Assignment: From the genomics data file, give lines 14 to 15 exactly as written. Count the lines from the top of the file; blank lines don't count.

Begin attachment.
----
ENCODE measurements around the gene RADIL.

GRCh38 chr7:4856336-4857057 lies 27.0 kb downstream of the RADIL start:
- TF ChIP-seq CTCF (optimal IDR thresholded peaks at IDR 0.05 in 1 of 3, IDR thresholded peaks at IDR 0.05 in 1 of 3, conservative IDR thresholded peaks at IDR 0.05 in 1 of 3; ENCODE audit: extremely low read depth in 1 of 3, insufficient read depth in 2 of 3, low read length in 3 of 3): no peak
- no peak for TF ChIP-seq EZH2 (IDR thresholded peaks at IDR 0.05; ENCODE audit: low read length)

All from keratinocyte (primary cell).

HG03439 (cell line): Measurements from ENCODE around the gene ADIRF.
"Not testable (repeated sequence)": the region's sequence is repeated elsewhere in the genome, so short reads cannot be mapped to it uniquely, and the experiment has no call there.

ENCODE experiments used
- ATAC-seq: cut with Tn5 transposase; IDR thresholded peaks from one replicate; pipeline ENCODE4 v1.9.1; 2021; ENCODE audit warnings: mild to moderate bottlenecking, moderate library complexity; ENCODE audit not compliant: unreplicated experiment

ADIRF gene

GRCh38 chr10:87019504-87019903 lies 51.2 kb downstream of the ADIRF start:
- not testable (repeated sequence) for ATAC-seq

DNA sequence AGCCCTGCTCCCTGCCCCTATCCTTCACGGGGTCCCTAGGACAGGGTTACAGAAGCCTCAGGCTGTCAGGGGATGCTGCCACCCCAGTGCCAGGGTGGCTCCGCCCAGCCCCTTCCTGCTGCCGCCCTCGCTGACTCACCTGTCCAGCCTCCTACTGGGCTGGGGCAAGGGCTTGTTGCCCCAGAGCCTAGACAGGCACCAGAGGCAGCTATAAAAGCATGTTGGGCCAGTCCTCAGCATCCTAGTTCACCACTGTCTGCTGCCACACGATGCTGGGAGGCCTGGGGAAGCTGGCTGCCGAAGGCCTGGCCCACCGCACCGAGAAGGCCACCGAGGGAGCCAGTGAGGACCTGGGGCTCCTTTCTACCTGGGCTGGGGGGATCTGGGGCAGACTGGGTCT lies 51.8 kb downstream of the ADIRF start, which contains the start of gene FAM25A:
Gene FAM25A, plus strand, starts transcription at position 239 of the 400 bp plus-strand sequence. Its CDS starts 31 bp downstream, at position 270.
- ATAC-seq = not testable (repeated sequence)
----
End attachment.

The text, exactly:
Gene FAM25A, plus strand, starts transcription at position 239 of the 400 bp plus-strand sequence. Its CDS starts 31 bp downstream, at position 270.
- ATAC-seq = not testable (repeated sequence)